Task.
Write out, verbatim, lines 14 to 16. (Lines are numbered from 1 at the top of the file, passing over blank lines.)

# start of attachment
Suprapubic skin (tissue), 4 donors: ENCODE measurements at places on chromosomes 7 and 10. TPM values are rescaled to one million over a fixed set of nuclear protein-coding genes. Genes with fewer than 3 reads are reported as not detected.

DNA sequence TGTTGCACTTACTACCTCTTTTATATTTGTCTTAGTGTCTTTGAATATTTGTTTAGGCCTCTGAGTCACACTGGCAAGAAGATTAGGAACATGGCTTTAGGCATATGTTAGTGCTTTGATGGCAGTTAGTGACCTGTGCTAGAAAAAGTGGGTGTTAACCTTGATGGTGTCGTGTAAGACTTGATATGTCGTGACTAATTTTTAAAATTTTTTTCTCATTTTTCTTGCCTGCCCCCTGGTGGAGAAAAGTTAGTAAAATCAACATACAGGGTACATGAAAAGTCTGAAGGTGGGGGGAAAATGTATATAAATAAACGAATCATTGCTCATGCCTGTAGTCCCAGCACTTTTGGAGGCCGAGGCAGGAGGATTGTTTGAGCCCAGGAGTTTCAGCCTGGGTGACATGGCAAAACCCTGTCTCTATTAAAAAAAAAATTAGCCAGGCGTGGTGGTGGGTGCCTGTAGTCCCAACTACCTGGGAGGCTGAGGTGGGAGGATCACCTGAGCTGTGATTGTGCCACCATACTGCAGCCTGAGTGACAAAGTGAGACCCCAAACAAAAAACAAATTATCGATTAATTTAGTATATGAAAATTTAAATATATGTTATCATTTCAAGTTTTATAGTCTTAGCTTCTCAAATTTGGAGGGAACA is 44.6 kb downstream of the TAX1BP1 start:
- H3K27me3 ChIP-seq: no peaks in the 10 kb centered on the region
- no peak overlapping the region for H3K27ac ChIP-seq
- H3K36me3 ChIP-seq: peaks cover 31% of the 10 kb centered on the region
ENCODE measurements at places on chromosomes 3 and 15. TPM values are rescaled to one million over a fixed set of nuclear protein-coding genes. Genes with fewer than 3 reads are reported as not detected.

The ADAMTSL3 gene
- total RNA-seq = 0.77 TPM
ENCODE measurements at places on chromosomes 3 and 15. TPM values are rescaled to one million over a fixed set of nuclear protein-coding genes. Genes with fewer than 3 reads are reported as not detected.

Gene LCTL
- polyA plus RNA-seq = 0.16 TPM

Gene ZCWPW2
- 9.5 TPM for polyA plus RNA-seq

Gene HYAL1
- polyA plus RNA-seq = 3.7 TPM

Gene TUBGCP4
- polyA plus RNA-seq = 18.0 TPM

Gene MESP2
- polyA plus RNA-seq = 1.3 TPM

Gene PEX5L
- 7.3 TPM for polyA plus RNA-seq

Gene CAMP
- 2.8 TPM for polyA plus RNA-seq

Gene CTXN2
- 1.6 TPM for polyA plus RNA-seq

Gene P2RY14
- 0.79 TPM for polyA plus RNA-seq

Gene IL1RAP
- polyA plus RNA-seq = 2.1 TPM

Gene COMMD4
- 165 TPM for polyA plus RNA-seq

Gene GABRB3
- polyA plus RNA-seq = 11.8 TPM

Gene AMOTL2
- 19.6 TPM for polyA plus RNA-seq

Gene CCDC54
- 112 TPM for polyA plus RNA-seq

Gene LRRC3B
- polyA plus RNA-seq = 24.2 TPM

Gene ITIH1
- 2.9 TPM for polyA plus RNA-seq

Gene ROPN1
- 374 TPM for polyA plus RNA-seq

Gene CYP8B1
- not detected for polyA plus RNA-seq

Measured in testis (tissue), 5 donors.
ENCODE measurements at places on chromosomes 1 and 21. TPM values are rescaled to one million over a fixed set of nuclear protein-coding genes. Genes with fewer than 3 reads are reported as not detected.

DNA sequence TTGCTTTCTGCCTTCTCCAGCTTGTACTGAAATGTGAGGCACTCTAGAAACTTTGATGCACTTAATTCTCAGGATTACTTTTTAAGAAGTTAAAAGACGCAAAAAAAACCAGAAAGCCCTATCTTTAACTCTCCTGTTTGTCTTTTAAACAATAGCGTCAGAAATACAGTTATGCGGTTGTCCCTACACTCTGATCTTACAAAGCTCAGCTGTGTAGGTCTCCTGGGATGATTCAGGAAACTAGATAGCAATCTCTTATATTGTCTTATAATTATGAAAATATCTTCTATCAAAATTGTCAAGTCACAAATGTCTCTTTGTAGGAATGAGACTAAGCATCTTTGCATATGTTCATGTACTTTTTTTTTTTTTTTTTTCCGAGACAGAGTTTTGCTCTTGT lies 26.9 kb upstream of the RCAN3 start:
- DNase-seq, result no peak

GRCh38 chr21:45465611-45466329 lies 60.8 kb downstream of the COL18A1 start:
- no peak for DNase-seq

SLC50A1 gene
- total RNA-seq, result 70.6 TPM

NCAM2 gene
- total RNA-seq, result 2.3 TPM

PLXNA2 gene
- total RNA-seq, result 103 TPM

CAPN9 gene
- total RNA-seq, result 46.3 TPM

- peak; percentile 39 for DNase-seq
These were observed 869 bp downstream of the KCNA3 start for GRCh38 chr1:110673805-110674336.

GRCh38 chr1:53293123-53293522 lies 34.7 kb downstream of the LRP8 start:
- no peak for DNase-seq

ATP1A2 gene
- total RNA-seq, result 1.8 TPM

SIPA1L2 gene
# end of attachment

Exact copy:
Gene HYAL1
- polyA plus RNA-seq = 3.7 TPM

Gene TUBGCP4